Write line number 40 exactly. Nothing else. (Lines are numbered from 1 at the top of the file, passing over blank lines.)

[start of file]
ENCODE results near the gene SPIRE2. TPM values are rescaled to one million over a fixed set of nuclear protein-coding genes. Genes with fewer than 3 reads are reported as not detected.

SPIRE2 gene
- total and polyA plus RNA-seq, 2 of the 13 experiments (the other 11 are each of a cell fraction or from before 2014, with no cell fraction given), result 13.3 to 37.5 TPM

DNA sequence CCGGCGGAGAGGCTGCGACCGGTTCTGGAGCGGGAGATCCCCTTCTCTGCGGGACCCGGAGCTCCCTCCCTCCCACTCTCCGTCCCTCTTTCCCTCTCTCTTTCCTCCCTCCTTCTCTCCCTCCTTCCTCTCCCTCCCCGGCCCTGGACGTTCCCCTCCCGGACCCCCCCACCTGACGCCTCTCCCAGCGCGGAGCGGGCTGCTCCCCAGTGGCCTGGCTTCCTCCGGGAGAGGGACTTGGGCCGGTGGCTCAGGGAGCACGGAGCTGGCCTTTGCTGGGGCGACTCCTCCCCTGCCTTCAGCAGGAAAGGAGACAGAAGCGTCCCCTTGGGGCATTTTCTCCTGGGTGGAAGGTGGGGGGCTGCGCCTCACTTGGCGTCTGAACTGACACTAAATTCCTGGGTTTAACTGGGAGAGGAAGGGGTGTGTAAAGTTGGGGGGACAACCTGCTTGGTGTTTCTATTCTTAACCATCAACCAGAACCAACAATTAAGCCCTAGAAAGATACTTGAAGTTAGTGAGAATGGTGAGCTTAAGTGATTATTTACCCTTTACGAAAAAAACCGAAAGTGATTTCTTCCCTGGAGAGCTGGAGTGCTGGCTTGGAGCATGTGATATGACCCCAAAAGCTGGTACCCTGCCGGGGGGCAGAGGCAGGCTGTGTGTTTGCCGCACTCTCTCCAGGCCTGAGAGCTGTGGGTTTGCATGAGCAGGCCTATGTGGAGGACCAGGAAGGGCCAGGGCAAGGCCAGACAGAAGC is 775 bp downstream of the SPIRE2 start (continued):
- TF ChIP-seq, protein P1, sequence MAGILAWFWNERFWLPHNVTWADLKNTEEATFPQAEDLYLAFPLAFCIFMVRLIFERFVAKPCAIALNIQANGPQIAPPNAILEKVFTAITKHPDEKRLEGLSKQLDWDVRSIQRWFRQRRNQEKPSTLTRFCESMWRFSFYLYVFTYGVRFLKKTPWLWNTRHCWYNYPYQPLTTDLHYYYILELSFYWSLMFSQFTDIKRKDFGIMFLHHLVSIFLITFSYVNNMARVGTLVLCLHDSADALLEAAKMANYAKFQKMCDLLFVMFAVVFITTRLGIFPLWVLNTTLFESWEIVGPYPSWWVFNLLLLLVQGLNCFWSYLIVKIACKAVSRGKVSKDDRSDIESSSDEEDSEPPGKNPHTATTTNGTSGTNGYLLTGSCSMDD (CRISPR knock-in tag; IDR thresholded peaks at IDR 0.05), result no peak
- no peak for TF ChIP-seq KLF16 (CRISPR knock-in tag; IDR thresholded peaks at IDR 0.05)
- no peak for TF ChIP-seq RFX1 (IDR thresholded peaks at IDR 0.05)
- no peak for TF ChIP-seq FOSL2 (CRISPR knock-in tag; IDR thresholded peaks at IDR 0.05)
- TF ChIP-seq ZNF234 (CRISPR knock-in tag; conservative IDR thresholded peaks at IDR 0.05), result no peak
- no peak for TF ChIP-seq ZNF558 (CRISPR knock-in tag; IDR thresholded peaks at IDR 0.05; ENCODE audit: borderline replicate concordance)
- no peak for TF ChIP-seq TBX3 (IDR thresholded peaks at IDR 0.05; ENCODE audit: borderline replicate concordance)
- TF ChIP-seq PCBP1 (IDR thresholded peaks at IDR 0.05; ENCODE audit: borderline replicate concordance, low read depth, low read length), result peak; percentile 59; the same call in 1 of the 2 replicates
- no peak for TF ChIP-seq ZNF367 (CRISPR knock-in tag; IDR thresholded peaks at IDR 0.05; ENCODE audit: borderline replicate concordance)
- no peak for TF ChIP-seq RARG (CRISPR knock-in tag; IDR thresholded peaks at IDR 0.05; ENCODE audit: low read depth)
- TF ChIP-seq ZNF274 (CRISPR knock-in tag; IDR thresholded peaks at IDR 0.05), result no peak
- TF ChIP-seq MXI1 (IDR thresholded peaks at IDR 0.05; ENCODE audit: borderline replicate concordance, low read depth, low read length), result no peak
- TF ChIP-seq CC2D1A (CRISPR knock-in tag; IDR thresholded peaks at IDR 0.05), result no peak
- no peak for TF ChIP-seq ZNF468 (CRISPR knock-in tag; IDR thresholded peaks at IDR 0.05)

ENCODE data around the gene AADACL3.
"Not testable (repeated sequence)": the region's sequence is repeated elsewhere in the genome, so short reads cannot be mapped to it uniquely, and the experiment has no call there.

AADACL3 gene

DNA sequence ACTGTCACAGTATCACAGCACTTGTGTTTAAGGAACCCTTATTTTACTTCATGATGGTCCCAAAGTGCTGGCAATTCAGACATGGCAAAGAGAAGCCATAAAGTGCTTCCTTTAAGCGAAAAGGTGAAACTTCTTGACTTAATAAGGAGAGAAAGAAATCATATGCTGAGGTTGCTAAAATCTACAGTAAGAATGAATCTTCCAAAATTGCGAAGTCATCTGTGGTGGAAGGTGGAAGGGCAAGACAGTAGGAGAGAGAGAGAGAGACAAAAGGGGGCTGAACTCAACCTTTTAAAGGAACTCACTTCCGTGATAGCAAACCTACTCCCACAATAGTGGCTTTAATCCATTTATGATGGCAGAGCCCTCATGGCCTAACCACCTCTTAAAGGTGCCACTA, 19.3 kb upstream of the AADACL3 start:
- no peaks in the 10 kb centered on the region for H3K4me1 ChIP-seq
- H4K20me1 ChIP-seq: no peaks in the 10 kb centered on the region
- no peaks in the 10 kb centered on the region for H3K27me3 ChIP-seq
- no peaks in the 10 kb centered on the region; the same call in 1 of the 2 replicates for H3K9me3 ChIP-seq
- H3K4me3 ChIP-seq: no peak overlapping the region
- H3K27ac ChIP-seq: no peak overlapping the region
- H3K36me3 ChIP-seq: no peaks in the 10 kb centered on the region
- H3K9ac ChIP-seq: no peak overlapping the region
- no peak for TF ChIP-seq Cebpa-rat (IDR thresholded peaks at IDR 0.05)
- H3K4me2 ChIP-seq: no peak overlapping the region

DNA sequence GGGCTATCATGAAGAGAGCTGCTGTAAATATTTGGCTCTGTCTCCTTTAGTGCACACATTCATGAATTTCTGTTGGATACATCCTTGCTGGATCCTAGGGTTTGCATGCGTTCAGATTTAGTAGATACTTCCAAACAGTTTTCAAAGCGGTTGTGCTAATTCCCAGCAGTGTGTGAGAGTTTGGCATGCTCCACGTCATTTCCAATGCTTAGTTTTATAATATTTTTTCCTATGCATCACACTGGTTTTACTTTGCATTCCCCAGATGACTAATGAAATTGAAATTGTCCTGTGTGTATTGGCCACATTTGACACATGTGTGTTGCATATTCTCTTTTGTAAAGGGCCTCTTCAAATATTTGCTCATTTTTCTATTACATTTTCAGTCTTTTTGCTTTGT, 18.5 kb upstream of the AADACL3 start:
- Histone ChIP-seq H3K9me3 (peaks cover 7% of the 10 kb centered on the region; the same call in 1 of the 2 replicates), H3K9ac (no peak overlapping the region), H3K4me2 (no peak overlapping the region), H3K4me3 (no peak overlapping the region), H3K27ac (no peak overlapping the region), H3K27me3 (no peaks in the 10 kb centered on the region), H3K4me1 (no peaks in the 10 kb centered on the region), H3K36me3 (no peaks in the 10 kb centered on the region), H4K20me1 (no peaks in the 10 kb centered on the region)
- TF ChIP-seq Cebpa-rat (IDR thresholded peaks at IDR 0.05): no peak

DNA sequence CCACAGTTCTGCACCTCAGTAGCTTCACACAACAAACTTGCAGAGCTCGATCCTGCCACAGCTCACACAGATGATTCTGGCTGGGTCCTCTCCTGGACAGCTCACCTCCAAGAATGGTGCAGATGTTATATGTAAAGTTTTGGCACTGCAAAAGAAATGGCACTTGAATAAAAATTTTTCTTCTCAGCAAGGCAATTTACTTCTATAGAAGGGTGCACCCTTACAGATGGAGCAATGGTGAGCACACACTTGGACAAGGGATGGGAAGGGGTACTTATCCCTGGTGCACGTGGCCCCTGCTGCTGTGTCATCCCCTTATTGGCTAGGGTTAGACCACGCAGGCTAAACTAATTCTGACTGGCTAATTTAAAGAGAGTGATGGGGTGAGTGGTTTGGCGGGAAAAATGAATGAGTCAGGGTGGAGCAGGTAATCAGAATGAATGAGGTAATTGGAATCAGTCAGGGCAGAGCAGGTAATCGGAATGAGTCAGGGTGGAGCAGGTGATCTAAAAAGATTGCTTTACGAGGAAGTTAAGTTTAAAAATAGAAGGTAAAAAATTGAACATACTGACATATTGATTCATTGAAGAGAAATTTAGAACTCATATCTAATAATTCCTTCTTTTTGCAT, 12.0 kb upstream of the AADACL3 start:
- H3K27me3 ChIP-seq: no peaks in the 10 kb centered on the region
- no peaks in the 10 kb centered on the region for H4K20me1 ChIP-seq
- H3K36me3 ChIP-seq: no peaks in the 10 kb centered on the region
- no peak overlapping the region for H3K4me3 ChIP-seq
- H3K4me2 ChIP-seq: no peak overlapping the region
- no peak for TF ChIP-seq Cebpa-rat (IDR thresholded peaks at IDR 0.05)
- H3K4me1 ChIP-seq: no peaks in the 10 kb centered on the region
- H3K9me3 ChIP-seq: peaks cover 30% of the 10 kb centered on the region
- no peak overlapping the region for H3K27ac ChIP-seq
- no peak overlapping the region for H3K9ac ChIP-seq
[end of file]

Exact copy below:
- no peak overlapping the region for H3K4me3 ChIP-seq